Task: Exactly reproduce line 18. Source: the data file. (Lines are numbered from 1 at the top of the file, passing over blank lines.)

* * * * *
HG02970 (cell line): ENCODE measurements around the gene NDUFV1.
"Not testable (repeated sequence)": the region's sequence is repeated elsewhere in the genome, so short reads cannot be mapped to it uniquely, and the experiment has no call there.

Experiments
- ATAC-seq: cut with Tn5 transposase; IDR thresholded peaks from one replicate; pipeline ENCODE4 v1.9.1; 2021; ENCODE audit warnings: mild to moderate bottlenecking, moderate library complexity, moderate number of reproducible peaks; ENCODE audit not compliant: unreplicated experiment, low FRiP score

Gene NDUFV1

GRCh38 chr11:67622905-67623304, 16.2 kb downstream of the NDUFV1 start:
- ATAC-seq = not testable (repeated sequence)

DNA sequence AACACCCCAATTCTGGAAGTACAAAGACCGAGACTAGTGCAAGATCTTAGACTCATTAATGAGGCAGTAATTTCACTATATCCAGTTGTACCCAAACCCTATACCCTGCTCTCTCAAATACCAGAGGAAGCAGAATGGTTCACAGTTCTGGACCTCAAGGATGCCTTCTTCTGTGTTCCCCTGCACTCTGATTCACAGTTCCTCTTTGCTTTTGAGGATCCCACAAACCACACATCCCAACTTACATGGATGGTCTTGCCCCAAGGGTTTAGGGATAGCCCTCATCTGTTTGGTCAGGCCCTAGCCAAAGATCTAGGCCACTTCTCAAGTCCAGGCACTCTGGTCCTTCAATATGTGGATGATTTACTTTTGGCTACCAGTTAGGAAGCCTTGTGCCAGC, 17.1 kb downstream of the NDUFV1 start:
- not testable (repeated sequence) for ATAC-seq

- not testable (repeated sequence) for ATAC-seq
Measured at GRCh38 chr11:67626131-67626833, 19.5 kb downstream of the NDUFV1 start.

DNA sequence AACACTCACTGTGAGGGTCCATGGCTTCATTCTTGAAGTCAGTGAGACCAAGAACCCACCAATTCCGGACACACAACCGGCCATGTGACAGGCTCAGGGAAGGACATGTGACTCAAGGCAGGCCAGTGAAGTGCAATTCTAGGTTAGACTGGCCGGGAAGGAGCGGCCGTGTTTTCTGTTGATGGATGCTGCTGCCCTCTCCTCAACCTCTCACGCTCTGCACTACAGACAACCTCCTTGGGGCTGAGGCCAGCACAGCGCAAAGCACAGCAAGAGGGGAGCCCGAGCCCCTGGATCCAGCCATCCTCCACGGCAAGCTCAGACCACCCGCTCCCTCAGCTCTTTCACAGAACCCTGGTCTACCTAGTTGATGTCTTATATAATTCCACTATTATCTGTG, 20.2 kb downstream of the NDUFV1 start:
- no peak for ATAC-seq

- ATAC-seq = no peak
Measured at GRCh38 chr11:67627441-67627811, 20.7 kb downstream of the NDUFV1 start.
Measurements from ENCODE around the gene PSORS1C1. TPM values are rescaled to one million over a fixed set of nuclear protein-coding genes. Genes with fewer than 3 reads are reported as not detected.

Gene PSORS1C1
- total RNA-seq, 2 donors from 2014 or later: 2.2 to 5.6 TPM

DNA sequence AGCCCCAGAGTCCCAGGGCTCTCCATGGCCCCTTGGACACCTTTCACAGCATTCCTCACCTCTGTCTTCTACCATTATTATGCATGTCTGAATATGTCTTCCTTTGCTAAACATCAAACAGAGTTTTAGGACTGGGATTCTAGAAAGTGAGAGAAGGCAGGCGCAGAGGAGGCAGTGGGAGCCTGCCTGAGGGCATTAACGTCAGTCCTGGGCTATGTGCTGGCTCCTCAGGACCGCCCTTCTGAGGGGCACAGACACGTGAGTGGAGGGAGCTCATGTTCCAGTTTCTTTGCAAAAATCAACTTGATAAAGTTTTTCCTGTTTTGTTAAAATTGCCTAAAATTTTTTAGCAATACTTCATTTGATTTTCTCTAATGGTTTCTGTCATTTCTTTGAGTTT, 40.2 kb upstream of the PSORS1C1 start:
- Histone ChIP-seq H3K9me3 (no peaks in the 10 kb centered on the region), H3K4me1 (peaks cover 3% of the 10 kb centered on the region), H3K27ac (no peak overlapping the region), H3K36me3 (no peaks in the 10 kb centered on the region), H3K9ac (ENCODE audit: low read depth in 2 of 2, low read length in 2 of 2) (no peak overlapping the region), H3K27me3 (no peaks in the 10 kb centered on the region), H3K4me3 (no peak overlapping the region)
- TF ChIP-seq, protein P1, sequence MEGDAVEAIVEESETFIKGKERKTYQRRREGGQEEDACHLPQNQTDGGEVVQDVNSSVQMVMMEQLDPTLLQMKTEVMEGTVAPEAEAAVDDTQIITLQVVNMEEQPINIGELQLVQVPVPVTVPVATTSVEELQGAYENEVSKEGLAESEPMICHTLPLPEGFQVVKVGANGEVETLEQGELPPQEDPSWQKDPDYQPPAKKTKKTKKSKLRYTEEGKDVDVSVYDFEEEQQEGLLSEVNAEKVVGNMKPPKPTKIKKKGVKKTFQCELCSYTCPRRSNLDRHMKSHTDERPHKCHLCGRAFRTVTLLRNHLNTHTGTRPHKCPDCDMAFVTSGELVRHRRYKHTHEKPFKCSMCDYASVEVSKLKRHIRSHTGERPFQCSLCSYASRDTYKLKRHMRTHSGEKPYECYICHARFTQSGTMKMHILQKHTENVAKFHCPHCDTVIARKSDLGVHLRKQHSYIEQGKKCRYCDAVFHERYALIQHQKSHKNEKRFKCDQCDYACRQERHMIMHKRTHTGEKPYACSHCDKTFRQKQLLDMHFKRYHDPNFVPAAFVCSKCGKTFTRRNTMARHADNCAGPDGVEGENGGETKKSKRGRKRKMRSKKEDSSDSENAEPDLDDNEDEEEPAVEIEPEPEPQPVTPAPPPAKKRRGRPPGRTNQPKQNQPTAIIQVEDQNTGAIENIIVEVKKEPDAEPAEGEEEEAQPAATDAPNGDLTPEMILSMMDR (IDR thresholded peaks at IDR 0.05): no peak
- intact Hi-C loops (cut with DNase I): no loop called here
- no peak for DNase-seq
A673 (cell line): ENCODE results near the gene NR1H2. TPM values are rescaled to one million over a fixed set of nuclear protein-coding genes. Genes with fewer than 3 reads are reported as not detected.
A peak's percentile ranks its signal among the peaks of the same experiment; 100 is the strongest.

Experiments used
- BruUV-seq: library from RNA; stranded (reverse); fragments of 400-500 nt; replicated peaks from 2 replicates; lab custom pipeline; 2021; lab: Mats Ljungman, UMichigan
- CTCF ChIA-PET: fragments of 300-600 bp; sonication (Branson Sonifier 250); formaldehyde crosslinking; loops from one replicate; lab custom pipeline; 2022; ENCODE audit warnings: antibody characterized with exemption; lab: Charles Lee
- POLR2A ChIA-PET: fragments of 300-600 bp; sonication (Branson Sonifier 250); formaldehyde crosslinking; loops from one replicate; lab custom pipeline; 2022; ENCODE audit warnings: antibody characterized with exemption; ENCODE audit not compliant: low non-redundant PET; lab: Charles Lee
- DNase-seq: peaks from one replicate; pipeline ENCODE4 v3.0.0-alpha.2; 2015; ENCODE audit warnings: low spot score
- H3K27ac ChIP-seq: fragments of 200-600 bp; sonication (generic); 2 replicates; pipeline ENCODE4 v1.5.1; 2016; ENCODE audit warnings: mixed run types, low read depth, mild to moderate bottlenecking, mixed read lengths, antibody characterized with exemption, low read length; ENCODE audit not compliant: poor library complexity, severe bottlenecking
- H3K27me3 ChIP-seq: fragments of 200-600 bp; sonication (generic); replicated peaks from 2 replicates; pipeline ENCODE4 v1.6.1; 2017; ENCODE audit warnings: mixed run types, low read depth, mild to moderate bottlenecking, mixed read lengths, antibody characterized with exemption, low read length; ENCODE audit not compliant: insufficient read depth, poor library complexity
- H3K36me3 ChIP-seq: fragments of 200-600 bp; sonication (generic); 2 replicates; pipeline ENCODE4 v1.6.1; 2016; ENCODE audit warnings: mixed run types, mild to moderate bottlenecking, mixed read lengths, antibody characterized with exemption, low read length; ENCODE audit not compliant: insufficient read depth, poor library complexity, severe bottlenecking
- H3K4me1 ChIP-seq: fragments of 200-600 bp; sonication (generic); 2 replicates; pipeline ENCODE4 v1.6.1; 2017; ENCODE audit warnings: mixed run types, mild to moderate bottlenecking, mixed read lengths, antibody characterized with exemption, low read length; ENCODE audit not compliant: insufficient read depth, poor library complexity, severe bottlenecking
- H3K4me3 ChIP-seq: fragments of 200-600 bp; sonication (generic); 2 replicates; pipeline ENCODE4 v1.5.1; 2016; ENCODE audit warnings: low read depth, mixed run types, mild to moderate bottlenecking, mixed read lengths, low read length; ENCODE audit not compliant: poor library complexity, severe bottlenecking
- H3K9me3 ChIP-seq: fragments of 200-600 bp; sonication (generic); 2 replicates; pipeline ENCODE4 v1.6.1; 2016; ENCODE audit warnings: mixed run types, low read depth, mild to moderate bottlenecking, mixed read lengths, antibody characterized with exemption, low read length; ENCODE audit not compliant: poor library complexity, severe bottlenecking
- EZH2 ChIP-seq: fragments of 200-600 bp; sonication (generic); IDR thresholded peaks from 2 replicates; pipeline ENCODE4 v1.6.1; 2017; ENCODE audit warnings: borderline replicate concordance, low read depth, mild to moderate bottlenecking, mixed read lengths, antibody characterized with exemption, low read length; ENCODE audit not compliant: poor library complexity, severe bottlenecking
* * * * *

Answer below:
- total RNA-seq, 2 donors from 2014 or later: 2.2 to 5.6 TPM